Lahiri, A K and Banerjee, T and Nijhawan, B R (1963) Some observations on corrosion resistance of ancient Delhi Iron Pillar and present time Adivasi Iron made by primitive methods. NML Technical Journal, 5 (1). pp. 46-54.
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This paper outlines the results of metallurgical examination of the ancient Delhi Iron Pillar and the Adivasi iron smelted by primitive methods in tribal Indian villages. Such metallurgical examination has covered chemical, metallographic, physical and X-ray diffraction studies apart from atmospheric corrosion-resistance exposure tests and salt-spray attack etc. Current investigations on the subject at the National Metallurgical Laboratory, particularly the long-term atmospheric tests, will take some time for arriving at definite conclusions on the complex subject of corrosion-resistance of ancient iron structures, even though valuable light and data on the mechanisms by which the latter have withstood ravages of corrosion, have meanwhile been obtained. One of the main conclusions arrived at which appears to provide adequate explanation for high corrosion-resistance of the Delhi Iron Pillar is related to the mode of smelting and fabrication of the latter, particularly the trapping of slag and sponge iron during smelting and their intimate kneading with each other during subsequent forging operations. The three dimensional inter-mixture of slag, oxides etc and their envelopes within and around the metal, would afford considerable corrosion-resistance by drastically reducing the breakdown areas where corrosion attacks could be initiated. Corrosion-resistance of the ancient Delhi Iron Pillar appears basically to be related to that of Adivasi iron with its improved corrosion-resistance in corrosion tests conducted so far. When it is borne in mind that even 800 years old beams at the Sun-Temple of Konark, situated on the sea coast, are still in an excellent state of preservation, the hypothesis that the dry climate of Delhi would have materially contributed towards improved corrosion-resistance of the Delhi Iron Pillar would hardly appear tenable. (Mr. A.K. Lahiri, Senior Scientific Officer; Dr. T. Banerjee, Dy. Director; Dr. B.R. Nijhawan, Director, National Metallurgical Laboratory, Jamshedpur)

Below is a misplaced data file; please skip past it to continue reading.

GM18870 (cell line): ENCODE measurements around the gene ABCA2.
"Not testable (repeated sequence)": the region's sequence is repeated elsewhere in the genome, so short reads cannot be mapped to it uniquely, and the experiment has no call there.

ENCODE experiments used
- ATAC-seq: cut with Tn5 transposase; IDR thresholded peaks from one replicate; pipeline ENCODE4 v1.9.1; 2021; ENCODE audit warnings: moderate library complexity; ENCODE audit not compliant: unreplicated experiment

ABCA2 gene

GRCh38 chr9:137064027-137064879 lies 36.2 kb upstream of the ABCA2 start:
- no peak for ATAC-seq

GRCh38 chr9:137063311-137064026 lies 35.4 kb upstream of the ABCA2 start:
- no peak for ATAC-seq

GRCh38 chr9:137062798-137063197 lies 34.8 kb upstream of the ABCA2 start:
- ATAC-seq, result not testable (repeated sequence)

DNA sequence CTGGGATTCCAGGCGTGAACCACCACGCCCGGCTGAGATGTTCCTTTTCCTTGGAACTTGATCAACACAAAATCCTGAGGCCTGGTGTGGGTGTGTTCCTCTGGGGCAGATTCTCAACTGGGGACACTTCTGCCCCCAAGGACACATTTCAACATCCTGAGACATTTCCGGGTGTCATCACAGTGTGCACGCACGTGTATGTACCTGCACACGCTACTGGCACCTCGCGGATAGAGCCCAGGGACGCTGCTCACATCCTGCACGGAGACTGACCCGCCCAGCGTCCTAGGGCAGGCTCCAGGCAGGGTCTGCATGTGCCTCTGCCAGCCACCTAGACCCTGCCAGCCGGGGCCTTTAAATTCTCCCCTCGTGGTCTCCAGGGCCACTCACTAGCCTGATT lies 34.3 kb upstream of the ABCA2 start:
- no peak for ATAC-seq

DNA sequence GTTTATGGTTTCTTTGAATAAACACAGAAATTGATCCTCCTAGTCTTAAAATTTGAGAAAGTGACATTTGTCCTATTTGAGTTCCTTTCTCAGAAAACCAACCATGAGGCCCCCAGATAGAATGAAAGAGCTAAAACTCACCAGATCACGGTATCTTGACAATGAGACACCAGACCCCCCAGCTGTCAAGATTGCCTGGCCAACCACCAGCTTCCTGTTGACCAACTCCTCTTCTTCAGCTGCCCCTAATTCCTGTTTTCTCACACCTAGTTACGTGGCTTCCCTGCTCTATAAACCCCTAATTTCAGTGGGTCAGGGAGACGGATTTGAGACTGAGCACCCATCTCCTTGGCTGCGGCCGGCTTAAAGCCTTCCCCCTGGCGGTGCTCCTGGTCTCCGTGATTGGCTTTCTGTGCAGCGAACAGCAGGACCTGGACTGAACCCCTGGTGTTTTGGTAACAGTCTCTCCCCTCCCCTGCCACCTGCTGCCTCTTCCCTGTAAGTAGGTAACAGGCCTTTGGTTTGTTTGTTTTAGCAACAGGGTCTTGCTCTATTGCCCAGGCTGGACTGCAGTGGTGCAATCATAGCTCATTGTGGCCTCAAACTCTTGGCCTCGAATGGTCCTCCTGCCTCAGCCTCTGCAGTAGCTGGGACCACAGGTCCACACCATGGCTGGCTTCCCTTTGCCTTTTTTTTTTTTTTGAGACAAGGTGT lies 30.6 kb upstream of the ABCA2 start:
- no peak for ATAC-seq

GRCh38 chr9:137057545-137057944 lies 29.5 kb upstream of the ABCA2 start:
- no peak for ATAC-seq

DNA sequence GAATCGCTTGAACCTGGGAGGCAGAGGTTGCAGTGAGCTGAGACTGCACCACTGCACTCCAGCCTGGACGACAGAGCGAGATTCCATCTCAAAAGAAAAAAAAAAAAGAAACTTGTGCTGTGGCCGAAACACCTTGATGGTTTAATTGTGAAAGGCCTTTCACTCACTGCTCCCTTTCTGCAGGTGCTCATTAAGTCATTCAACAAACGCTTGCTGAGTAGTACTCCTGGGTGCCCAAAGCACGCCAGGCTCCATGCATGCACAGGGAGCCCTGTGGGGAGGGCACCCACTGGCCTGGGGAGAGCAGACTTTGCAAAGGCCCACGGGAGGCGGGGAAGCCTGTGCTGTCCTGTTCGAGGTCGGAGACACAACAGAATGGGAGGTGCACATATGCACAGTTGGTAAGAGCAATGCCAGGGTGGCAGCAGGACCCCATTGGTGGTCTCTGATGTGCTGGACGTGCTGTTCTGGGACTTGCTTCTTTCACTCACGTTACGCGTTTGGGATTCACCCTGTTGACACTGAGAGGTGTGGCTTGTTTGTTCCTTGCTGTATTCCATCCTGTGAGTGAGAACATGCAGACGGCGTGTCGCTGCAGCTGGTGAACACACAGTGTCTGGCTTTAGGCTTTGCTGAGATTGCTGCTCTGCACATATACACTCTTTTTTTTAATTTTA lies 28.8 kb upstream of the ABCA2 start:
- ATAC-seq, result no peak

|Uncontrolled Keywords:||Delhi Iron Pillar; Atmospheric corrosion-resistance; High corrosion-resistance-Iron pillar|
|Deposited By:||Sahu A K|
|Deposited On:||10 Aug 2010 12:23|
|Last Modified:||07 Nov 2012 11:30|
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